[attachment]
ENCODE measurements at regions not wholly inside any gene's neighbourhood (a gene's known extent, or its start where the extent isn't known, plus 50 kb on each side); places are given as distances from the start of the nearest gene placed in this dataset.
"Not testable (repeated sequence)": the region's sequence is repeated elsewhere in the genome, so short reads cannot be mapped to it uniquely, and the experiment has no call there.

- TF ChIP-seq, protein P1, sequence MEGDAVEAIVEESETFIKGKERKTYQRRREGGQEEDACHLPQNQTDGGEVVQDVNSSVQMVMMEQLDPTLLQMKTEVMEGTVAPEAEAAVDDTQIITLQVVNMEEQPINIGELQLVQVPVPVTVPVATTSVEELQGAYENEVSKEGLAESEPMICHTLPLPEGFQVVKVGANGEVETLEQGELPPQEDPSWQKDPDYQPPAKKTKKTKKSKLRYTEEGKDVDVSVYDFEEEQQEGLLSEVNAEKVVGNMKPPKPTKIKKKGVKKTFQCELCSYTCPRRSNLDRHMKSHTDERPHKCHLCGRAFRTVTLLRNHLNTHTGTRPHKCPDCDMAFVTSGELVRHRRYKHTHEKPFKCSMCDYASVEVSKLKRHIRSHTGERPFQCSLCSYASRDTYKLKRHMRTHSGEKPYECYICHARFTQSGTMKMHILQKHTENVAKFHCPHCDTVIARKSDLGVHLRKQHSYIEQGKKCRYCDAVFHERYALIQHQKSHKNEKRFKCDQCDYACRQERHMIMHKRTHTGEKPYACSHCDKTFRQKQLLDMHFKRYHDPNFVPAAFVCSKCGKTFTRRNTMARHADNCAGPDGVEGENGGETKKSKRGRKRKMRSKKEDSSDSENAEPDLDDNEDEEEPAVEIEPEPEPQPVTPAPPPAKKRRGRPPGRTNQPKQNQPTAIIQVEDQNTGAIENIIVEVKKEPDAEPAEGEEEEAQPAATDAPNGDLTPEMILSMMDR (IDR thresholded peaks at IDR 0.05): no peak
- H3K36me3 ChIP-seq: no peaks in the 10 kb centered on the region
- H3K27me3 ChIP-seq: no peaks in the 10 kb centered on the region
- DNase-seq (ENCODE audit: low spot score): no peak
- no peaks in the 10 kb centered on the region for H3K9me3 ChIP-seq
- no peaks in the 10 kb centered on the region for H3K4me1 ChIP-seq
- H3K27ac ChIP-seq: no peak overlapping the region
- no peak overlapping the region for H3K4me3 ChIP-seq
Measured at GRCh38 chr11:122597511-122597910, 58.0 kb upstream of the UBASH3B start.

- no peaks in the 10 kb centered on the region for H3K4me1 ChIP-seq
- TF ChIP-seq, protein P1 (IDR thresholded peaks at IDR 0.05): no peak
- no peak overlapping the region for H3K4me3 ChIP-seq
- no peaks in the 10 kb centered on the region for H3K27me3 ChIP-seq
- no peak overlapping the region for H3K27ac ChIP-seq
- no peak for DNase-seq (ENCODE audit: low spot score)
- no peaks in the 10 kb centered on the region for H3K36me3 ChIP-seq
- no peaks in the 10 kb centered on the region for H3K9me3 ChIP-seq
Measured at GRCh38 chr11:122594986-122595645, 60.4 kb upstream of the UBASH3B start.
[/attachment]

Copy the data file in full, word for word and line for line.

ENCODE measurements at regions not wholly inside any gene's neighbourhood (a gene's known extent, or its start where the extent isn't known, plus 50 kb on each side); places are given as distances from the start of the nearest gene placed in this dataset.
"Not testable (repeated sequence)": the region's sequence is repeated elsewhere in the genome, so short reads cannot be mapped to it uniquely, and the experiment has no call there.

- TF ChIP-seq, protein P1, sequence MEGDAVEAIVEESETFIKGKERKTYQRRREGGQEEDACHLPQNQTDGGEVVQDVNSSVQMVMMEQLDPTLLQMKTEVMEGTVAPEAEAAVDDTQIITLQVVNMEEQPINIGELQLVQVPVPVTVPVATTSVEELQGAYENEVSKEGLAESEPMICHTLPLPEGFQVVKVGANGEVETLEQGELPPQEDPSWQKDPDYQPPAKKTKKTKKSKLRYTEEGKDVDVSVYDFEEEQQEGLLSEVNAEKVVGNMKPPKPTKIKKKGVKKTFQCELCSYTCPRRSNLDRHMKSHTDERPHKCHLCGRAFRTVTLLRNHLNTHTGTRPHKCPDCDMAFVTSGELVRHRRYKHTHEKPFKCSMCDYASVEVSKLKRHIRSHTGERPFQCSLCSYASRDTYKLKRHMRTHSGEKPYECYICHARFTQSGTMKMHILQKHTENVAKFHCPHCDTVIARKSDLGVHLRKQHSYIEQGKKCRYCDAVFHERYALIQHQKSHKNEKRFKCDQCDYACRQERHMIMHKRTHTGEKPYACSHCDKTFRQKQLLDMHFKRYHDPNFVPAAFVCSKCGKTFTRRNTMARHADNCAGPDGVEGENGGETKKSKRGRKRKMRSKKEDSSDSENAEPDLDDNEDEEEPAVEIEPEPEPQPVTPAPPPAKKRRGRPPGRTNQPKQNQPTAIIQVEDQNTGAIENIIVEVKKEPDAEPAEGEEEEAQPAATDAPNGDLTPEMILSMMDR (IDR thresholded peaks at IDR 0.05): no peak
- H3K36me3 ChIP-seq: no peaks in the 10 kb centered on the region
- H3K27me3 ChIP-seq: no peaks in the 10 kb centered on the region
- DNase-seq (ENCODE audit: low spot score): no peak
- no peaks in the 10 kb centered on the region for H3K9me3 ChIP-seq
- no peaks in the 10 kb centered on the region for H3K4me1 ChIP-seq
- H3K27ac ChIP-seq: no peak overlapping the region
- no peak overlapping the region for H3K4me3 ChIP-seq
Measured at GRCh38 chr11:122597511-122597910, 58.0 kb upstream of the UBASH3B start.

- no peaks in the 10 kb centered on the region for H3K4me1 ChIP-seq
- TF ChIP-seq, protein P1 (IDR thresholded peaks at IDR 0.05): no peak
- no peak overlapping the region for H3K4me3 ChIP-seq
- no peaks in the 10 kb centered on the region for H3K27me3 ChIP-seq
- no peak overlapping the region for H3K27ac ChIP-seq
- no peak for DNase-seq (ENCODE audit: low spot score)
- no peaks in the 10 kb centered on the region for H3K36me3 ChIP-seq
- no peaks in the 10 kb centered on the region for H3K9me3 ChIP-seq
Measured at GRCh38 chr11:122594986-122595645, 60.4 kb upstream of the UBASH3B start.